SKU: A01588 Category:


Description: This 4-page, typed letter signed is dated June 25, 1945. In it, Habe writes to Colonel Clifford R. Powell, passionately stating his 8 reasons for wanting to be “relieved of [his] present engagement and to be returned to the United States.” 1. He does not believe in the Psychological Warfare Division policy (under the leadership of General Robert A. McClure). He strongly states that he cannot bring himself to side with a policy that punishes the “Germans by not giving them theaters, music and newspapers.” He boldly asserts that “the Russian policy toward Germany [was] wrong and should not be imitated.” He is also opposed to “sterile” newspapers and “the policy of indiscriminate licensing.” 2. He deems the licensing policy “detrimental to the Allied cause.” 3. He plainly states that he is unwilling to work with General McClure who for no apparent reason “does not have any confidence” in his abilities or his loyalties. 4. He sees “the latest attitude of SHAEF,” one of “permanent criticism of everything the team is doing . . . neither constructive nor . . . correspond[ing] to the size of [the Allied] enterprise.” He sees the many interferences, such as minor editorial matters, “reducing the papers to such newspapers as are produced in fascist countries, synchronised by fascist censors.” 5. All the above have a “personal meaning” for him. He rails against the “attempts . . . to reduce the chief editor of the Allied newspapers in Germany . . . [to] a glorified copy boy.” He adds, “I prefer being a ‘kleiner mann,’ (little man) which we all in the army are, in a field which is not my own.” 6. He cites an example of his team being bypassed for a newspaper job in Berlin because, he later learns, one of his team was seen as untrustworthy. 7. Having served the war efforts in many capacities, he more pressingly feels the need to return home to America and write about his “recent experience . . . in the great struggle of ‘winning the peace.’” 8. Undeterred by his rank while serving under Col. Powell, he now considers his Captaincy as a handicap. He calls attention to the significance accorded to those who outrank him. Finally, he assures Col. Powell that he would train the new section head before he left, should his request be granted. The letter is signed, “Respectfully Yours, Hans Habe. Capt. AUS”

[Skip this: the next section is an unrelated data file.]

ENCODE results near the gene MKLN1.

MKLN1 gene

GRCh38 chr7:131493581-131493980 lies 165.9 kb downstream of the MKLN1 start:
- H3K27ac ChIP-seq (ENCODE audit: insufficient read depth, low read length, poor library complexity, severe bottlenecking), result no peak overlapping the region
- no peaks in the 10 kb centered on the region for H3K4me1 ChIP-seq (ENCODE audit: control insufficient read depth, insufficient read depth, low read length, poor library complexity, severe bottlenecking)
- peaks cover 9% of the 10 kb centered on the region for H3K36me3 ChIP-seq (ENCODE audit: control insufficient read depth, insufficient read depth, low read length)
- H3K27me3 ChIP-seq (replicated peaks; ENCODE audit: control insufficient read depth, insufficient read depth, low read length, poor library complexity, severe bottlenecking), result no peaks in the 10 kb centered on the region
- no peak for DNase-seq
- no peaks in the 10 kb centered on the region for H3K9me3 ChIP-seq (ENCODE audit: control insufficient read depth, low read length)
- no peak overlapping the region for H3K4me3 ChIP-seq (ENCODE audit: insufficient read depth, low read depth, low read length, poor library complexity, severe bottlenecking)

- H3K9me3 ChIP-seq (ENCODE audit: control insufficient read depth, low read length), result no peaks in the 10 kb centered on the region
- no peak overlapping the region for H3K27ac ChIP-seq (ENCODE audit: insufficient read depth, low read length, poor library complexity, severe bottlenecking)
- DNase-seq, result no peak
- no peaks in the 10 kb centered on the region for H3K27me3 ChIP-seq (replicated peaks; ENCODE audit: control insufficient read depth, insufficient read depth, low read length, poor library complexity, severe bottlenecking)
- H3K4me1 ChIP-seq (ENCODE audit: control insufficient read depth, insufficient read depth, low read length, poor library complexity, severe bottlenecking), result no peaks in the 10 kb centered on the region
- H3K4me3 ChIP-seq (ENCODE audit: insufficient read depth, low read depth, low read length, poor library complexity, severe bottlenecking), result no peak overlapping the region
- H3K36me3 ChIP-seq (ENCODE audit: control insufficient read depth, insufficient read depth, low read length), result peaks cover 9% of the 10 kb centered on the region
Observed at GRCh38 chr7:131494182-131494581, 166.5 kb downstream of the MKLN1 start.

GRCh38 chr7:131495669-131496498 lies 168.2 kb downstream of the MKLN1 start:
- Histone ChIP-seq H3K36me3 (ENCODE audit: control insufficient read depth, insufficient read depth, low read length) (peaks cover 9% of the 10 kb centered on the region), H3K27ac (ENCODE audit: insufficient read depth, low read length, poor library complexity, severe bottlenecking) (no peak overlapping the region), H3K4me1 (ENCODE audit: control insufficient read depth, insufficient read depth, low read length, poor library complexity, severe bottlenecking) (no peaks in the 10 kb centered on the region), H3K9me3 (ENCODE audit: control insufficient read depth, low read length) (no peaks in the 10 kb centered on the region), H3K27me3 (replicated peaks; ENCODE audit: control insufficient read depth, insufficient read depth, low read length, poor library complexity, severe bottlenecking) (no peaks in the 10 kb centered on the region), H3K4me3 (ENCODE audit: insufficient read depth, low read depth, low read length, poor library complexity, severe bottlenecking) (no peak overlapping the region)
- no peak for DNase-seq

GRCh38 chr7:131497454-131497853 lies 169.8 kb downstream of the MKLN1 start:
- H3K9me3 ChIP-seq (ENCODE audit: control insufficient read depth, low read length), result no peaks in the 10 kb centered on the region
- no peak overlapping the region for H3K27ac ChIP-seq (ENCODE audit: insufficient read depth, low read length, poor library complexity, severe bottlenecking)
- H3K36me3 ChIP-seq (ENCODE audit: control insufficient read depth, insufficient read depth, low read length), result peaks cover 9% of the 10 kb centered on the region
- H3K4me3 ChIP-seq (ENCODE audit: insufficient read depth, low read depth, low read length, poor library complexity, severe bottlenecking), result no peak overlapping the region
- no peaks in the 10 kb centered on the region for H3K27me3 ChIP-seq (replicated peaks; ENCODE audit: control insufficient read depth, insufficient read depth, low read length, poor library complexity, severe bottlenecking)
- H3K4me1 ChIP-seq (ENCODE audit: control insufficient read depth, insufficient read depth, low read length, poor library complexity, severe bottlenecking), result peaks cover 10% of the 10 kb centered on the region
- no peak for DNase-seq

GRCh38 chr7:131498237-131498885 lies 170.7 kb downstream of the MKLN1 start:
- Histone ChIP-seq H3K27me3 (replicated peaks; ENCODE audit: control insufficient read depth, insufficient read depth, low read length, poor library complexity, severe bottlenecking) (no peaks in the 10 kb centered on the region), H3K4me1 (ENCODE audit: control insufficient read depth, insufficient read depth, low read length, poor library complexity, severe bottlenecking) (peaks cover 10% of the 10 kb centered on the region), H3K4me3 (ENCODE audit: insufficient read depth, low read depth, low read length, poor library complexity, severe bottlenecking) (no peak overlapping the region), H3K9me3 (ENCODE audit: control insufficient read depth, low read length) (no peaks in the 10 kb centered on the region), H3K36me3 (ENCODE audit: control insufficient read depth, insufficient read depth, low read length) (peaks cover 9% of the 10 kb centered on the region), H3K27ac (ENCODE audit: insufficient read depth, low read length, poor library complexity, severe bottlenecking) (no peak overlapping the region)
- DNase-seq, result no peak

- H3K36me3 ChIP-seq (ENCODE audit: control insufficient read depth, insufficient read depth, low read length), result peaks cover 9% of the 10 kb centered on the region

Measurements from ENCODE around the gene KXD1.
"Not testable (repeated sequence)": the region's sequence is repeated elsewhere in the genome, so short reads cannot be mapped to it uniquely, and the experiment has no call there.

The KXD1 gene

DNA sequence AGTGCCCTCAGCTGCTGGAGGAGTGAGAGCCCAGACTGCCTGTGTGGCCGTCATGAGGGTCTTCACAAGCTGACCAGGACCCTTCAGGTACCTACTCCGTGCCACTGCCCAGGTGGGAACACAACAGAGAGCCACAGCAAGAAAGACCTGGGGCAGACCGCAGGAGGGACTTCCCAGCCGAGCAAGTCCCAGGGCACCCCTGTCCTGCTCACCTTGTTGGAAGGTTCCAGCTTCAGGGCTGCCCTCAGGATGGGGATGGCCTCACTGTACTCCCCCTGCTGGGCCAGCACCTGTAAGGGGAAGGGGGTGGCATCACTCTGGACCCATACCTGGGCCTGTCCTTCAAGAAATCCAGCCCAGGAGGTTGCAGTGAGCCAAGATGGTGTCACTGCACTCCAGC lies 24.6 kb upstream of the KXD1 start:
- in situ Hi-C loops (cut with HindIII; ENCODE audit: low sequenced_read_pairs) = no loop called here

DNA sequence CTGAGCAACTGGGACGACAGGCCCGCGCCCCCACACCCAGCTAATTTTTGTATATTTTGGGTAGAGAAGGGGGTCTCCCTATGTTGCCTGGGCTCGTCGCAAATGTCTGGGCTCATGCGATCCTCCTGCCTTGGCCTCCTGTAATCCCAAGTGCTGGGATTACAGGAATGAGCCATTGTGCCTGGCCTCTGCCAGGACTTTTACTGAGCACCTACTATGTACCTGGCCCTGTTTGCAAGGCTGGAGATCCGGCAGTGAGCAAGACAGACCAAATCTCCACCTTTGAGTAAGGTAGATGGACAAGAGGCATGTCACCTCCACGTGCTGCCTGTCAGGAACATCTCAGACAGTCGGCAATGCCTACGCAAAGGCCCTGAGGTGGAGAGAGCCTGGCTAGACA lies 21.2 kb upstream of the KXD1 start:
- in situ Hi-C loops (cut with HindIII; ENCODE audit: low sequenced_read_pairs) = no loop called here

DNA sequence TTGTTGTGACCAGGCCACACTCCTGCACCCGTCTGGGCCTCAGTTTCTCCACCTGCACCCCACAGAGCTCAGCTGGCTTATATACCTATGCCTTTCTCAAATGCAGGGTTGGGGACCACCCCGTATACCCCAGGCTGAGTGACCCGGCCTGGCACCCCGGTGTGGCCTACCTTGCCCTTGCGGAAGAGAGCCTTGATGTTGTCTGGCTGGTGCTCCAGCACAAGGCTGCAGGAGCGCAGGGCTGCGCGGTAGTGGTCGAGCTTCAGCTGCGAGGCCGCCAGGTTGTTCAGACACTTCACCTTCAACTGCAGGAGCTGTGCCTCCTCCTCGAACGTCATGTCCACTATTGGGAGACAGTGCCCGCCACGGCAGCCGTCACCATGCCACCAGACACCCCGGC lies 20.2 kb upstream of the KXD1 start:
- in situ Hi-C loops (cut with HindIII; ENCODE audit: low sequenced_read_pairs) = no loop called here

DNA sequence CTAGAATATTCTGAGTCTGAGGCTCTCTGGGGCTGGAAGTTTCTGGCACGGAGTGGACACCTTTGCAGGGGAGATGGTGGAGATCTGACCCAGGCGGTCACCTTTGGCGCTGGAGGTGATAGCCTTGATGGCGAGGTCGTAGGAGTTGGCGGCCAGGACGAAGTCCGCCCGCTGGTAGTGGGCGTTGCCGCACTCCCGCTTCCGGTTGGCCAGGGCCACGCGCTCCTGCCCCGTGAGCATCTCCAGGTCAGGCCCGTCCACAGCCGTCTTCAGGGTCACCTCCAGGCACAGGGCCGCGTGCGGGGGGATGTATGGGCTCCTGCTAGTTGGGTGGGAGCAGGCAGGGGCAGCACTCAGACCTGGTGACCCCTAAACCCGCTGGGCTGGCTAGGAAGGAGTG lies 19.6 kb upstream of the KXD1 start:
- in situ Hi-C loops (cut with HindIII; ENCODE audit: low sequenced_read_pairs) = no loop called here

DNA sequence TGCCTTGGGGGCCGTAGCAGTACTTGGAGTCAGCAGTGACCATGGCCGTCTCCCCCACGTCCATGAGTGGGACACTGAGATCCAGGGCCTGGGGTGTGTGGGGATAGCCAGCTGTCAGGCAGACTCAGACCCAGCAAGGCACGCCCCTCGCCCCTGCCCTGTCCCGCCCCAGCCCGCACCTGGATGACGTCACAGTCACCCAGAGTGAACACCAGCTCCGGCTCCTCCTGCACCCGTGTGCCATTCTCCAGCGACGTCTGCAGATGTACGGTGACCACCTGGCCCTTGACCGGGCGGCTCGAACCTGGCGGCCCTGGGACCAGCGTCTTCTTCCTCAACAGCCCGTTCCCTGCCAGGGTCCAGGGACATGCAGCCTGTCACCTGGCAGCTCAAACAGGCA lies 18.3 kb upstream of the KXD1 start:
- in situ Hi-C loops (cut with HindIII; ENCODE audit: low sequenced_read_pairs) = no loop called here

Hans Habe (1911-77, born Jean Bekessy) was a prolific novelist, newspaperman, and an outspoken Nazi opponent. He was drafted into the US Army in 1942 and trained in psychological warfare. He claimed to have “shaped Radio Luxembourg into one of the most successful instruments of psychological warfare,” while working under Col. Clifford R. Powell. He was the first to publish Hitler’s real name, “Schicklgruber,” for which the Nazis burned his books. The Hollywood film, The Cross of Lorraine (1943), is based on his most successful autobiographical novel, A Thousand Shall Fall.

Colonel Clifford R. Powell was Eisenhower’s Deputy Information Director during WWII, and a Commanding Officer of the 12th Army Group’s Psychological War Service Battalion. He and Robert A. McClure were the principal consultants for the study of “Psychological Warfare in the European Theater Operation.” He was also a member of the New Jersey Senate, 1928-39.

Brigadier General Robert A. McClure was appointed the Director of PWD-SHAEF in 1944; the Division controlled broadcasting and newspapers in Germany.

PWD-SHAEF was the acronym for: Psychological Warfare Division of Supreme Headquarters of Allied Expeditionary Force. As a joint Anglo-American effort during the WWII, it was headed by Brigadier General Robert A. McClure and General Dwight D. Eisenhower.

Item #A01588

Condition: The 4-page letter is typed on ivory 10 ½” x 8” paper. It is stapled at the the left-hand upper corner, but the last page is detached. Some light creasing. Letter is easily readable and clear.